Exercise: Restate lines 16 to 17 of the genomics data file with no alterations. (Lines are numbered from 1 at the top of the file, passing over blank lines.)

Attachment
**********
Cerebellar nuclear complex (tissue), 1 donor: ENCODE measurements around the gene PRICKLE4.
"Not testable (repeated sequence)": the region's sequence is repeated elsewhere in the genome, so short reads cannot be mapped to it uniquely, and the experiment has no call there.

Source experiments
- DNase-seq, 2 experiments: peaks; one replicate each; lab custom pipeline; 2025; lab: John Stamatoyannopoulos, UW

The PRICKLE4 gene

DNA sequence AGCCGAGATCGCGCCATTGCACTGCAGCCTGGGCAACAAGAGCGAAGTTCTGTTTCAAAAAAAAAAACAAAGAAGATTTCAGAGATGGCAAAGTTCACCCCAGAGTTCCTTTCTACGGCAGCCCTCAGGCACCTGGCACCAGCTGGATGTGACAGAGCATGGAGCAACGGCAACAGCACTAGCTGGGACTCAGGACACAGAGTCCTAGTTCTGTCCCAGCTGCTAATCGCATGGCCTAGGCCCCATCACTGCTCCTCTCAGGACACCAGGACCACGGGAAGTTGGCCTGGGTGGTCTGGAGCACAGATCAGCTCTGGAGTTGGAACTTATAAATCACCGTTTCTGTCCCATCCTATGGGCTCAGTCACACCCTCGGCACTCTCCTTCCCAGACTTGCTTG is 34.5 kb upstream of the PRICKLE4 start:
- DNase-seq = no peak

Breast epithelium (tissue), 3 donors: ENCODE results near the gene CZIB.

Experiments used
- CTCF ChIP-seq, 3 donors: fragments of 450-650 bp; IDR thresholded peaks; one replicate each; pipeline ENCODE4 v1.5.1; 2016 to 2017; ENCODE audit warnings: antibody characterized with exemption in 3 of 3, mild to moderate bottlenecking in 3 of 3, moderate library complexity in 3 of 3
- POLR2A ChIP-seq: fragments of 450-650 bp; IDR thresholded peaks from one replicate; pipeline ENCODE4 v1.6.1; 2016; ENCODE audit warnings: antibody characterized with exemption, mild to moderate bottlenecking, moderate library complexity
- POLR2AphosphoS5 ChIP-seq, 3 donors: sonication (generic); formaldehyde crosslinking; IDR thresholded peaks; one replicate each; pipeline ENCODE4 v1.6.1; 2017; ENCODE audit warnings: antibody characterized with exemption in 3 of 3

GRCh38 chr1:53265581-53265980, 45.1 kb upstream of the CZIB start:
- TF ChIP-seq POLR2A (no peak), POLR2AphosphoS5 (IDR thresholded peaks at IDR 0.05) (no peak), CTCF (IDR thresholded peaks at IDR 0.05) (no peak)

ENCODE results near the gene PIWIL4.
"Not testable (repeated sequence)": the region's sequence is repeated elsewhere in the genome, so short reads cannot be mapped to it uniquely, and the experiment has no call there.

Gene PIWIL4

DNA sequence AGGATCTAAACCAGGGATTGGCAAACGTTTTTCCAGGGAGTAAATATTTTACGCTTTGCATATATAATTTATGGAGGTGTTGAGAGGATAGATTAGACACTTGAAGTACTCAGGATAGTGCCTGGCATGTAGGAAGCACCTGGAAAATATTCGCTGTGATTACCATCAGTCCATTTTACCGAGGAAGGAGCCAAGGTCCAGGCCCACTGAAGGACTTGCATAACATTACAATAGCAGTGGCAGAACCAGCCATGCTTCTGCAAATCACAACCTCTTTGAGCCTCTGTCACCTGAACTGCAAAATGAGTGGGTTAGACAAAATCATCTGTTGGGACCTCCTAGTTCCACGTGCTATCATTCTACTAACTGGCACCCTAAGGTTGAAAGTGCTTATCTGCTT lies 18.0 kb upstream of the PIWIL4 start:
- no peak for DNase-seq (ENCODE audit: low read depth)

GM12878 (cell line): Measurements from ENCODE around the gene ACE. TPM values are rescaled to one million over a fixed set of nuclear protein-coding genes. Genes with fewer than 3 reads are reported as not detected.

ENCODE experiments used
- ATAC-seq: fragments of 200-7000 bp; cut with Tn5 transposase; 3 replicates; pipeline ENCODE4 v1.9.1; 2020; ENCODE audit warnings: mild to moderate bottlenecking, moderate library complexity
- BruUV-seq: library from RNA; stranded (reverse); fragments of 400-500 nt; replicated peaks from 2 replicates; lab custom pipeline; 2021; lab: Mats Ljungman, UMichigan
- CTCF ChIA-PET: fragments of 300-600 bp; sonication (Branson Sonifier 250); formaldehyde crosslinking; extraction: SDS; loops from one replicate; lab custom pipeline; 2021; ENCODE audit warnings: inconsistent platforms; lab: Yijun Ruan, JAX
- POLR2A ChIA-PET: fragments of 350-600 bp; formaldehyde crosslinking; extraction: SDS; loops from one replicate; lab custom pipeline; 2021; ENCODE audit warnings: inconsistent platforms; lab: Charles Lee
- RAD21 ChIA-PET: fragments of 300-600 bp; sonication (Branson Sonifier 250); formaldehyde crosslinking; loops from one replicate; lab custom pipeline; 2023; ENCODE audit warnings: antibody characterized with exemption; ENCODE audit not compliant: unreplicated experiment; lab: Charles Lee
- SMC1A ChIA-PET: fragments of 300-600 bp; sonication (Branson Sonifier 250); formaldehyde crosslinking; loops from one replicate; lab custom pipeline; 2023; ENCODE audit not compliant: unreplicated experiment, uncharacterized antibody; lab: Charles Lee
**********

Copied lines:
"Not testable (repeated sequence)": the region's sequence is repeated elsewhere in the genome, so short reads cannot be mapped to it uniquely, and the experiment has no call there.

Gene PIWIL4